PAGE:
socat -u -T1 TCP-LISTEN:14992,fork UDP-DATAGRAM:192.168.2.255:4992,broadcast
I haven't tried it, but you could probably also do something like this if you had a system that was multi-homed onto both broadcast domains:
socat -u -T1 UDP-LISTEN:4992,broadcast,fork UDP-DATAGRAM:192.168.2.255:4992
I've been long tempted to write a program that fully fakes the broadcasts and convinces SSDR and friends to just connect to whatever IP I've convinced them is a radio on the local LAN.
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Mark Thomas

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I've been using a work-around like this more or less successfully, but it is an awkward and somewhat fragile kludge to make up for intentionally restricted basic networking functionality.

How would you feel cruising around your neighborhood in your fancy and expensive $9k pro racing bicycle, if after you bought it you found out the manufacturer intentionally made it cease to function unless child-training-wheels remained attached at all times, in the name of safety.
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Garry F. Fisher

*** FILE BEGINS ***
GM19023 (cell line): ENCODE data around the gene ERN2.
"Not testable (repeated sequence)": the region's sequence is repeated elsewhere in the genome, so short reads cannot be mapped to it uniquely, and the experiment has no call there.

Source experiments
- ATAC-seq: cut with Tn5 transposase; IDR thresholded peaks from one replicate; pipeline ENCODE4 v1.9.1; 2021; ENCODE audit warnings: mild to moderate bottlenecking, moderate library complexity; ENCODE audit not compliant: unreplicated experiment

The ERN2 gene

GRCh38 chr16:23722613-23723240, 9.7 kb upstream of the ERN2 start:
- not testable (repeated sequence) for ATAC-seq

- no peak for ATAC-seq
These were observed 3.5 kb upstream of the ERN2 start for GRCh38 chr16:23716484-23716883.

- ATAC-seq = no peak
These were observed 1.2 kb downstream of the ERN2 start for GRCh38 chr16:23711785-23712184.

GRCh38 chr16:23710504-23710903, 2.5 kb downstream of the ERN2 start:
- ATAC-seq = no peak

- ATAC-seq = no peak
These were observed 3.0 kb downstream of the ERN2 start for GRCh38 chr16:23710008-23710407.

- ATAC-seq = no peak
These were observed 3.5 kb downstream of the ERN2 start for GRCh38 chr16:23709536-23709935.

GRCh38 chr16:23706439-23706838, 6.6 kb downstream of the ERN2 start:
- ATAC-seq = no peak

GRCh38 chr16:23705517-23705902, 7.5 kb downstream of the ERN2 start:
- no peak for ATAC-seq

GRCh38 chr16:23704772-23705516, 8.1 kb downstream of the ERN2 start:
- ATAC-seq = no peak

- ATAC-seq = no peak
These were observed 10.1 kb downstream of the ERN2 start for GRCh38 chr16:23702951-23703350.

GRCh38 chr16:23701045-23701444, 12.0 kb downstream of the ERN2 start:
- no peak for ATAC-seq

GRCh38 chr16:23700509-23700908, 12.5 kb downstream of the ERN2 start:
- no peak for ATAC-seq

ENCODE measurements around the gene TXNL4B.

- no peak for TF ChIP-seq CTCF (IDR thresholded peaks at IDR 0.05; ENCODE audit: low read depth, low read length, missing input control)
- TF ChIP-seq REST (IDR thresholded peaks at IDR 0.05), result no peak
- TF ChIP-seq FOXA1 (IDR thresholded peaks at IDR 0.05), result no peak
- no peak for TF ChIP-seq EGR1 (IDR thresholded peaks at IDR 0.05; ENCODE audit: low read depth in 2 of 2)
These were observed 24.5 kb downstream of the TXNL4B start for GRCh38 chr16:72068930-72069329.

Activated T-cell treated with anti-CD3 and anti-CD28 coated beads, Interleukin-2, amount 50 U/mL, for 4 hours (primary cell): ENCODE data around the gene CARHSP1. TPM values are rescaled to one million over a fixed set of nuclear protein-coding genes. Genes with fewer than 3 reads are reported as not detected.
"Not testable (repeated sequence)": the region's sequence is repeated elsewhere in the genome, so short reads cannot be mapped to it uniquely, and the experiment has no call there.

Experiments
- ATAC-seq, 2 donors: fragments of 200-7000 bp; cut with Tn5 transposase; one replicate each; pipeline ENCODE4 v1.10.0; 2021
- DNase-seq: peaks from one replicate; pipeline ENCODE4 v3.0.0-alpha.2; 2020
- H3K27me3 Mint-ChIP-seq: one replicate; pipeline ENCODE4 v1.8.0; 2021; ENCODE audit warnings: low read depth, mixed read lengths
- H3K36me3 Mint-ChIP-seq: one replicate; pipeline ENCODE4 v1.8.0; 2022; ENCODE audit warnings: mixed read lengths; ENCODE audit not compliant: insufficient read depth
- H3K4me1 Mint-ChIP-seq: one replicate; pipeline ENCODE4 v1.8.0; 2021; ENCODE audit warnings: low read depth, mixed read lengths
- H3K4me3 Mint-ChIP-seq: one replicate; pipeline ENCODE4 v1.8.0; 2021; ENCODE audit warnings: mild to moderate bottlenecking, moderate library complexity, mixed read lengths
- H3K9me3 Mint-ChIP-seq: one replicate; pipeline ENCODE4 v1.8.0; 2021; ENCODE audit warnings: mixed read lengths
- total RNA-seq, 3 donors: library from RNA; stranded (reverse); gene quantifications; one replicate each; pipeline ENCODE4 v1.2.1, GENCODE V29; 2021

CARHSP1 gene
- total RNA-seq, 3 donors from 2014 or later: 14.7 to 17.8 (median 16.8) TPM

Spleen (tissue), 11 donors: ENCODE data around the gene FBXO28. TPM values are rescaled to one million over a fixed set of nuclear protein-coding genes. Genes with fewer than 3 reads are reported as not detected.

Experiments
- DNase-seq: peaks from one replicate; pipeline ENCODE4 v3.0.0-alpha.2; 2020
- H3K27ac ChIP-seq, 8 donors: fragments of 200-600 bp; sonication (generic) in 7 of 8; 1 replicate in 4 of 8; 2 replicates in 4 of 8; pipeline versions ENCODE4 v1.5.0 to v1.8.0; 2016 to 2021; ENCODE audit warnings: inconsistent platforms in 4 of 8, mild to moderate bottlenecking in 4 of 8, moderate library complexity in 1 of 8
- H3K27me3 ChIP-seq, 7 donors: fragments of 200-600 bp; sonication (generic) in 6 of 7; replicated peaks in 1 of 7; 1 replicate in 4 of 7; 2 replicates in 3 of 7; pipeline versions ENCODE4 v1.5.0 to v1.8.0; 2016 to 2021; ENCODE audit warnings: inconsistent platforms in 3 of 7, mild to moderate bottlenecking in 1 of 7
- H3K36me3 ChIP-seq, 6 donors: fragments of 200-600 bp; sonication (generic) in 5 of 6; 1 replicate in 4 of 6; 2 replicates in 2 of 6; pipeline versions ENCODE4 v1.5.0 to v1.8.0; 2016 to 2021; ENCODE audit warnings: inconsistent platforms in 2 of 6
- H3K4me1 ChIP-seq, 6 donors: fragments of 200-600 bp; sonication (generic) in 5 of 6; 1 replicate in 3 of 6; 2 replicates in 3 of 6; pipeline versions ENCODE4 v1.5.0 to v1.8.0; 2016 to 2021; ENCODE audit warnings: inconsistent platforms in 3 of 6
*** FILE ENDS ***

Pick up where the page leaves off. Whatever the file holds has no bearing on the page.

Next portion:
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The flex works fine and Maestro works fine when I am at home.  When I took it to the Library to try using on their WiFi system  I got the radio is not connected.  I brought it home and turn it on and it automatically came up and connected.  What do I need to do in addition to get this to connect outside the home QTH.  I have it registered and thought it would work now but it didn't.  What else do I need to try to use this outside of my home qth?
Garry​
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Norm - W7CK

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Is there a firewall or router issue?   I haven't researched it, but when I first set up SmartLink, I entered the required info into my routers port forwarding screen.  I couldn't for the life of me get a connection when outside my home.  I removed the port forwarding data and everything works just fine now.

Like I said, I haven't been home enough to investigate why the port forwarding didn't work like I thought it should.